In this case–control study of 60 COPD patients and 60 controls, we found that COPD patients appeared to have poor periodontal status as reflected by fewer remaining teeth, higher plaque index and more severe site percentages of CAL than controls with normal pulmonary function. These findings are consistent with our former study23 and a five years follow-up cohort study.9 A recent descriptive study suggested that the prevalence of periodontal disease was higher among those with COPD compared to non-COPD controls.24 Another case–control study reported that oral health status was associated with self-reported respiratory health.25 These results confirm the association between periodontitis and COPD. Our data shows although COPD patients tended to have relatively higher ranked means of Pg, Tf, Td, and Hi than controls, the differences did not reach statistical significance. Surprisingly, all the five dental pathogens and four respiratory pathogens from subgingival dental plaque in the study showed no significant differences between the two groups. In contrast, other studies have suggested that COPD patients have more prevalence of Pg and an increased abundance of Pi.16,18 These inconsistent results might have been produced by study heterogeneity due to differences in study design, statistical handling, or patient populations. While the oral cavity is a reservoir of COPD pathogens and the method to take an oral sample is simple, the number of respiratory pathogens in dental plaque should be lower than in sputum and bronchial lavage fluid.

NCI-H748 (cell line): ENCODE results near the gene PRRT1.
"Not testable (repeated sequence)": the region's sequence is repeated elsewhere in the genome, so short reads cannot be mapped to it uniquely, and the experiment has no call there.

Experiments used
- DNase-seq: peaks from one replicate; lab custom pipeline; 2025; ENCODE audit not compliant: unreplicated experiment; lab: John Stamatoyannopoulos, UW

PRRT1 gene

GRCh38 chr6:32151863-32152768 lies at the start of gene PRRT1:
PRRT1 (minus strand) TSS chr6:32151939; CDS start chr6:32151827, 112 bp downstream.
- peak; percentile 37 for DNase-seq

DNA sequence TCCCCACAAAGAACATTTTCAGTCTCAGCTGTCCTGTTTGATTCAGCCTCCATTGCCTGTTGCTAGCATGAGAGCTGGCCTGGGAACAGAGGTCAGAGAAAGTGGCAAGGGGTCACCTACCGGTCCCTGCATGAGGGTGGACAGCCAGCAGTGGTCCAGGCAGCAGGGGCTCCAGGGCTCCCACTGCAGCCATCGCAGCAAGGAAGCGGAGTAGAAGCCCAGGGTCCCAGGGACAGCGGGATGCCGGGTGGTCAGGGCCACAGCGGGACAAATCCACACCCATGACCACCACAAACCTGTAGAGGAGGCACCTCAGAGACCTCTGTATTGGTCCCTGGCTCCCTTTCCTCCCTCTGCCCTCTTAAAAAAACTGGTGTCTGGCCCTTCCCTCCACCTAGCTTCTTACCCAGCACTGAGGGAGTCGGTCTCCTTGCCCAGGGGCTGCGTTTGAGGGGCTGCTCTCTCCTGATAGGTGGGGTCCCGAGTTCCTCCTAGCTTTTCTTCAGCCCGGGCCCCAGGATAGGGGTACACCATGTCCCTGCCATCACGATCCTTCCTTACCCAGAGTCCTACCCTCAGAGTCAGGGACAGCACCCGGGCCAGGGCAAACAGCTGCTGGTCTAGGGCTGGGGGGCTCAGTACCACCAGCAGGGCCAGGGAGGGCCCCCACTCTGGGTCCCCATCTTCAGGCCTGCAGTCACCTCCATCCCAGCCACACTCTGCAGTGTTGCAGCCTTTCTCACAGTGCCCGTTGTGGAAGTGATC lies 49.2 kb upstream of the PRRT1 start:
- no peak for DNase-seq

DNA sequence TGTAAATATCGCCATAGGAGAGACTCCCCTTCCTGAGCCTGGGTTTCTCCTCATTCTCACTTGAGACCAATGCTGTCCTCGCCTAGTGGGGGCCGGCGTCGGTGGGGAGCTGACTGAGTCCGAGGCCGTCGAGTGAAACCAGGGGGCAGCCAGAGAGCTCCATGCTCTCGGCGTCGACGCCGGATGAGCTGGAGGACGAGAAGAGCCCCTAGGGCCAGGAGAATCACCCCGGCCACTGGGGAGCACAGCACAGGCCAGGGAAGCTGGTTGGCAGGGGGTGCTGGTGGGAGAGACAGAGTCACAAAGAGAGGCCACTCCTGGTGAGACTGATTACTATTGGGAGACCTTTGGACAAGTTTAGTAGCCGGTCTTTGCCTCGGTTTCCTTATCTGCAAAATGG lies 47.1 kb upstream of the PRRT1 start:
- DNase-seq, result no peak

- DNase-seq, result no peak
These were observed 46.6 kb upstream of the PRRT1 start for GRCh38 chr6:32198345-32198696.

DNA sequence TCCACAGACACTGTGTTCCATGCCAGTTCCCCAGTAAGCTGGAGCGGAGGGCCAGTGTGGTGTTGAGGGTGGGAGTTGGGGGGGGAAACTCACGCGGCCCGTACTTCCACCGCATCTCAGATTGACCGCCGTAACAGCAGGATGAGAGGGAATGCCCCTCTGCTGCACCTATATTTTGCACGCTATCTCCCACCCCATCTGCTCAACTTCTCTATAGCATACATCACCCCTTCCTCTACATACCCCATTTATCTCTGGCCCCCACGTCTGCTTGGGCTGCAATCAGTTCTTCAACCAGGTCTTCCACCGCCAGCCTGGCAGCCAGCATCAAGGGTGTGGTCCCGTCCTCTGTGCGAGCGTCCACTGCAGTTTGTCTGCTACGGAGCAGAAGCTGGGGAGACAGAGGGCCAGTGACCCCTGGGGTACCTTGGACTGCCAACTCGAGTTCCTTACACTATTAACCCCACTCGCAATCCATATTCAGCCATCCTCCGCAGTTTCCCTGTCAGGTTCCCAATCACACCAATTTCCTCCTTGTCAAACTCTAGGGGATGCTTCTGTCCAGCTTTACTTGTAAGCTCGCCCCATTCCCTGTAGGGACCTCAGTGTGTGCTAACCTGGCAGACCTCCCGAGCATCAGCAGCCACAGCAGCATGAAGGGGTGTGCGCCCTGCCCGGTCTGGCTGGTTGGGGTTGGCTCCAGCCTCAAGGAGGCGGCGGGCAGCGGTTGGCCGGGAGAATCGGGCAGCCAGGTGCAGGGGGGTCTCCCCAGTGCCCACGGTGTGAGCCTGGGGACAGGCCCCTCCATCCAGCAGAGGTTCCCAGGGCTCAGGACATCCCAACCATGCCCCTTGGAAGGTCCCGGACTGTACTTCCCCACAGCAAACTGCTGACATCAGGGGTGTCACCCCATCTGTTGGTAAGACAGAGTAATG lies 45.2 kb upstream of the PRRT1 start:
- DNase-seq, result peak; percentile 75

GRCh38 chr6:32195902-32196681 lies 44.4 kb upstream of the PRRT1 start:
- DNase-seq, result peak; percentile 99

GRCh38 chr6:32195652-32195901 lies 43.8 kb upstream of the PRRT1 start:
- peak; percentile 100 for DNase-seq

We found some positive associations between periodontal and respiratory pathogens, such as Pi were positively but moderately correlated with Td and Hi. There are over 500 bacteria species living in the microenvironment of the oral cavity. Interactions between periodontal and respiratory pathogens may lead to further inflammation. A famous bacterial complex named the “red complex” which composed of Pg, Tf, and Td has been strongly associated with severe periodontal lesions and causes alveolar bone resorption. Previous research also detected some lung pathogens from dental plaque samples in patients with AE-COPD.15 It’s natural to find a positive association between periodontal and respiratory pathogens.
The PCA graph of five periodontal pathogens and four respiratory pathogens showed their poor capabilities to discriminate correctly between COPD cases and controls. The distribution of pathogens in the COPD group was more dispersed than the control group. This may be due to the fact that our samples were obtained from subgingival plaque in which the periodontal pathogens showed higher aggregation than respiratory pathogens.